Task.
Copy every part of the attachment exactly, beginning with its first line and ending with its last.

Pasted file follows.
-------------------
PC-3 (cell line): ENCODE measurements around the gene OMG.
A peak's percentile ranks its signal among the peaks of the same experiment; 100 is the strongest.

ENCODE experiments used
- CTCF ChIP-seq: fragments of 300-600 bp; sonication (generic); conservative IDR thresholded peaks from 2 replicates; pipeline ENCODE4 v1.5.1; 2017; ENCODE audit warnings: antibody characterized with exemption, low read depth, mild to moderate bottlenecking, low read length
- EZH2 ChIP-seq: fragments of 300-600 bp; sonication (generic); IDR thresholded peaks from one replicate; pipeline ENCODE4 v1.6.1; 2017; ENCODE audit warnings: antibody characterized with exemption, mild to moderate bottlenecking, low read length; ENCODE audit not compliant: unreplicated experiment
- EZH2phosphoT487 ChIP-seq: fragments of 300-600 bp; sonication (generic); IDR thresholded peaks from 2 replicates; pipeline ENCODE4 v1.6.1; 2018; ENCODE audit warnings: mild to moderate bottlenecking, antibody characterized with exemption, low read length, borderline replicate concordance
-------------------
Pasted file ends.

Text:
PC-3 (cell line): ENCODE measurements around the gene OMG.
A peak's percentile ranks its signal among the peaks of the same experiment; 100 is the strongest.

ENCODE experiments used
- CTCF ChIP-seq: fragments of 300-600 bp; sonication (generic); conservative IDR thresholded peaks from 2 replicates; pipeline ENCODE4 v1.5.1; 2017; ENCODE audit warnings: antibody characterized with exemption, low read depth, mild to moderate bottlenecking, low read length
- EZH2 ChIP-seq: fragments of 300-600 bp; sonication (generic); IDR thresholded peaks from one replicate; pipeline ENCODE4 v1.6.1; 2017; ENCODE audit warnings: antibody characterized with exemption, mild to moderate bottlenecking, low read length; ENCODE audit not compliant: unreplicated experiment
- EZH2phosphoT487 ChIP-seq: fragments of 300-600 bp; sonication (generic); IDR thresholded peaks from 2 replicates; pipeline ENCODE4 v1.6.1; 2018; ENCODE audit warnings: mild to moderate bottlenecking, antibody characterized with exemption, low read length, borderline replicate concordance